[/quote]

Gilbert,

(I’m a non-Catholic by the way), this quote from Lewis really is indicative of my spiritual journey the past few years. I haven’t figured out when to say when to my reasoning. That’s such an awesome quote that is really needed for me in my life now. Thank you for sharing that with us.

At some point, even after all the evidences and testimony has been weighed, one has to make the choice - to believe or not believe. And, for me, struggling between atheism, agnosticism and Catholicism, I’ve yet to find the distinguishing line between faith and reason and balancing those in my life. For the genuine skeptic (like me) there is not enough evidence in the world to convince me - if I don’t want to be convinced. One must be open to the possibilities presented.

Truly, if one thought of the many things that are bothersome about religion (and Christianity specifically) one could become clinically insane in a short period of time. I’ve let things like evil, hell, sin, etc. so fill my waking moments that I have craved sleep if nothing but to end the ceaseless barrage of doubts and fears. It’s good to see that any sane person has doubts about aspects of their faith. It’s better to see that they have struggled and overcome on a daily basis those nagging doubts. I’ve yet to reach that point.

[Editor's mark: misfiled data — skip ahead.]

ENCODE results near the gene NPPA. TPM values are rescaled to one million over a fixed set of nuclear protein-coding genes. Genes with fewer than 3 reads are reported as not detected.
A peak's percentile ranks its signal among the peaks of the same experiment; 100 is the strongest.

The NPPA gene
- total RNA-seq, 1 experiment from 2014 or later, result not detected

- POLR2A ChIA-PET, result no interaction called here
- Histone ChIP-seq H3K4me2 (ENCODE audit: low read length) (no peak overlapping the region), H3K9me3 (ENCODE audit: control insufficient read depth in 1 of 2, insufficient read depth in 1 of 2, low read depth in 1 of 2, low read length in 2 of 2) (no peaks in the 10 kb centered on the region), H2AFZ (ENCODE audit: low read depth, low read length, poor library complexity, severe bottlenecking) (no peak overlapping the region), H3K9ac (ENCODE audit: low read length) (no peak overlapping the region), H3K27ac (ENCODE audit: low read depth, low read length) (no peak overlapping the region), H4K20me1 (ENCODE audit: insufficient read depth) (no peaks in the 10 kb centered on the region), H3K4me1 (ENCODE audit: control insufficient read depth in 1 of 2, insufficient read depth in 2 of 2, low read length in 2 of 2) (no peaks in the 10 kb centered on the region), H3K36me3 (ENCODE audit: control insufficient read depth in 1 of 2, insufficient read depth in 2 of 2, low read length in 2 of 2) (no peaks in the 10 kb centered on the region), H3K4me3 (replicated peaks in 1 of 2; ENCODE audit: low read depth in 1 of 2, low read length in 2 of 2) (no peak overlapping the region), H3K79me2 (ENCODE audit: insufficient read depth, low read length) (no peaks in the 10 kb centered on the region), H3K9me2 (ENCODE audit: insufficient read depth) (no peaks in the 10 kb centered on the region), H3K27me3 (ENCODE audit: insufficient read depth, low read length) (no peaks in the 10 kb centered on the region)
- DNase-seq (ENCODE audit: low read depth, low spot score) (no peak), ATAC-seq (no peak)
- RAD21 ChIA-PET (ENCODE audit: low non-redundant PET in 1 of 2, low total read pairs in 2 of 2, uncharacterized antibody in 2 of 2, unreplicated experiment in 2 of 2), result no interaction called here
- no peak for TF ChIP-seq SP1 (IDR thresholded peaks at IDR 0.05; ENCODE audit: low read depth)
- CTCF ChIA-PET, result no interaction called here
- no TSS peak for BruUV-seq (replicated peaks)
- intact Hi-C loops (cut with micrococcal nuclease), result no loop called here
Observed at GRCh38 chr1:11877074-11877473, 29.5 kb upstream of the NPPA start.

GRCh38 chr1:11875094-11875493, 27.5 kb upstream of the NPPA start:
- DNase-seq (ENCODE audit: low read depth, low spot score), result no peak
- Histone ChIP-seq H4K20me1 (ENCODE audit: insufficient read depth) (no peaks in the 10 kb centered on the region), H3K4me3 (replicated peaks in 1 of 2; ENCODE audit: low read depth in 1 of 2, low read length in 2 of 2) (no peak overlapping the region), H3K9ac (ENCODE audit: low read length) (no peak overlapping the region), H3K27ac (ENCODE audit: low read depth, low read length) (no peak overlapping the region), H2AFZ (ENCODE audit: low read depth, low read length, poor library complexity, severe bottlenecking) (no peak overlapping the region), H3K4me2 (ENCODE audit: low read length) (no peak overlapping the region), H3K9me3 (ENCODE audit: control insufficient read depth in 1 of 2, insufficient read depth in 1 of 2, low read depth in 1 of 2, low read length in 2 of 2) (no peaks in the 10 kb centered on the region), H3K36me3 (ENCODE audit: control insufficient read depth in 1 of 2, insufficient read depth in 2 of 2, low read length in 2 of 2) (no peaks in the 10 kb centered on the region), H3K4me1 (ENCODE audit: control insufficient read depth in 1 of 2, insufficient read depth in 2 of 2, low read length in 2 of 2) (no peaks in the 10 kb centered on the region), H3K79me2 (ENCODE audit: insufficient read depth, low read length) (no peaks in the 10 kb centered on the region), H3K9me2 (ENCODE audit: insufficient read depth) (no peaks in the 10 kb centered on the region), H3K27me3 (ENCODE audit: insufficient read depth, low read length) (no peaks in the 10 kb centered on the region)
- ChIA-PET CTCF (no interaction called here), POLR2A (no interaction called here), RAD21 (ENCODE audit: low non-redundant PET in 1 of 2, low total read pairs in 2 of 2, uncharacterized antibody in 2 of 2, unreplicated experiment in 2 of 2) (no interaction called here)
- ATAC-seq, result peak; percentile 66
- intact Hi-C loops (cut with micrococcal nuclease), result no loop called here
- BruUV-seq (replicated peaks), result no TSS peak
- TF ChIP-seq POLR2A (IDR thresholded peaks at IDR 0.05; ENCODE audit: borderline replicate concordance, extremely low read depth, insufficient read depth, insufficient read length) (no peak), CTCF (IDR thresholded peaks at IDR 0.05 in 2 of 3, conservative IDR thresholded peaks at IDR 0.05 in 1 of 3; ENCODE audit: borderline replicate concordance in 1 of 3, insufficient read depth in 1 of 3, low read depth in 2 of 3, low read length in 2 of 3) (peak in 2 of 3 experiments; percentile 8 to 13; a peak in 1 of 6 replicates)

Thank you so much for beginning this thread. Blessings and peace to you…


#12

ahimsaman

Blessings and peace to you…

Et cum spiritu tuo.

I’ve known of people who left the Church, returned, then left again.

Mood swings? I wish there was a way you could sit down with such a person and gently reason toward the cause of that everlasting pendulum swing. Yet I suppose that even making such an effort can sometimes result only in entrenching the doubter more deeply in his doubts. We cannot all be so winning as Jesus was when he showed the first doubting Thomas all his wounds and so gave incontrovertible proof.

Perhaps prayer, more than talk, is the avenue to take.

I suppose that’s one reason I’ve recently decided to discontinue efforts to talk people out of their doubts … or even their atheism.

This is not a repudiation of apologetics, so much as an effort to understand and admit its limitations.


#13

Speaking of limitations, Pascal’s Wager argument is both an argument that appeals to reason and at the same time an admission that the “reason” of the heart is superior to the “reason” of the head. I wonder how many people in doubt have finally resolved those doubts by agreeing with Pascal that it is better to gamble on God than to risk losing everything.

This seems to me a selfish kind of reasoning … yet perhaps that is the way reason always begin … selfishly defending its own interests until it begins to grow beyond selfishness toward true spirituality … the love of God for God’s sake rather than our own?


#14

Can someone help me reconcile the last three quotes?

“Man is capable of nothing, it is God who gives everything, who gives man faith.” Soren Kierkegaard

“Ultimately, faith is the only key to the universe. The final meaning of existence, and the answers to the questions on which all our happiness depends cannot be found any other way.” Thomas Merton